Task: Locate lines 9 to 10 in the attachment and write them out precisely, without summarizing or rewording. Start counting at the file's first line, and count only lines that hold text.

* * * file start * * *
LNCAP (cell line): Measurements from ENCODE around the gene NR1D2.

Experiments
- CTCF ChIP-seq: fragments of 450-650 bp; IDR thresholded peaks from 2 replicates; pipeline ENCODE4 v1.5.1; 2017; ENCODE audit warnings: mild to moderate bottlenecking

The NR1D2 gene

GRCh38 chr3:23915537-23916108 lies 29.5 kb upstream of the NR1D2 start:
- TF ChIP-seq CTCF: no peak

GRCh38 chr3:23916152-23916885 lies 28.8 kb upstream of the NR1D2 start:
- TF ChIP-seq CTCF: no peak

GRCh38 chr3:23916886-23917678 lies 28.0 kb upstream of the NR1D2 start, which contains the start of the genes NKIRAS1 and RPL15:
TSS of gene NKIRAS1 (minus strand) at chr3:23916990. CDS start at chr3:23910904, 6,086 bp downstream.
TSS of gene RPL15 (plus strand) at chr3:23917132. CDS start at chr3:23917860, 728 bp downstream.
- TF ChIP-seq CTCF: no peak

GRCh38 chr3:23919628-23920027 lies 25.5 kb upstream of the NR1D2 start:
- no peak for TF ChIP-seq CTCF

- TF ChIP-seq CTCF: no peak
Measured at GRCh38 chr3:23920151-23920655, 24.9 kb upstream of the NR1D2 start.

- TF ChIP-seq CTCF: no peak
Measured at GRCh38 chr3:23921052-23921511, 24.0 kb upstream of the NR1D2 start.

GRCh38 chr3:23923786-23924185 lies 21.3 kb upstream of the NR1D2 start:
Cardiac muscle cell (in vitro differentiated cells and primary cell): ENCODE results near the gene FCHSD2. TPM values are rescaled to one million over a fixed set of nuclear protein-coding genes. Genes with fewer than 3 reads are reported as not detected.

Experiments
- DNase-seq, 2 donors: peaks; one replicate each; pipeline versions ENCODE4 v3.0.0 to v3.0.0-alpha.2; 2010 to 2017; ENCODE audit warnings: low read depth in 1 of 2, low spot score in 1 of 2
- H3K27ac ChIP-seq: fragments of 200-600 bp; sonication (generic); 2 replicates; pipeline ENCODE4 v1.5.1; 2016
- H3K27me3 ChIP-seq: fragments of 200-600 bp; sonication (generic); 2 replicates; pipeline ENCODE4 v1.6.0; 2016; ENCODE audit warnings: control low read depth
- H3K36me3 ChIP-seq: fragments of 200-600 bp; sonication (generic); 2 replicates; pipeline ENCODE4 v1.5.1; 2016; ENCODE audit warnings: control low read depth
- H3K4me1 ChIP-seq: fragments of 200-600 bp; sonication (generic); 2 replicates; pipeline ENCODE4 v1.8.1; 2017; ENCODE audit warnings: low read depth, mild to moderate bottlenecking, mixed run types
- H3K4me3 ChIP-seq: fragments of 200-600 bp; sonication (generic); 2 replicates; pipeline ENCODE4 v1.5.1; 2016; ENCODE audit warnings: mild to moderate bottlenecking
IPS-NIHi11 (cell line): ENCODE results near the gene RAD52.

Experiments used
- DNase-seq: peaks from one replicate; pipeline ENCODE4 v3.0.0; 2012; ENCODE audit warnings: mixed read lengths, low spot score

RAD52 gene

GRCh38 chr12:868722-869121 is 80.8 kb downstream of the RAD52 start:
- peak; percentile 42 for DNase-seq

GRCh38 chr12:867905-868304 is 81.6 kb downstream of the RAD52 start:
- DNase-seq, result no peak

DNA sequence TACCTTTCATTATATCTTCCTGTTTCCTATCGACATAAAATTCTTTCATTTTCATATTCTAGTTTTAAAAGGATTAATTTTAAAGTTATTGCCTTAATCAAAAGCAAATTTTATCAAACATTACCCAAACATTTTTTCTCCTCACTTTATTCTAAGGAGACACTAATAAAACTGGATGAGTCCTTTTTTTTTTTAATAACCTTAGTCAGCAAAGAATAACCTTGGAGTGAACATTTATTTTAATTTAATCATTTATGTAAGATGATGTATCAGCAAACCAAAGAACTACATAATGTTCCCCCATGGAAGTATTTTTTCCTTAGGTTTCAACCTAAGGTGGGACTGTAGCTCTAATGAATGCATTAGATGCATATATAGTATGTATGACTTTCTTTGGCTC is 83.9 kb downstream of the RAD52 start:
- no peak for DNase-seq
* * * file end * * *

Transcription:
GRCh38 chr3:23916886-23917678 lies 28.0 kb upstream of the NR1D2 start, which contains the start of the genes NKIRAS1 and RPL15:
TSS of gene NKIRAS1 (minus strand) at chr3:23916990. CDS start at chr3:23910904, 6,086 bp downstream.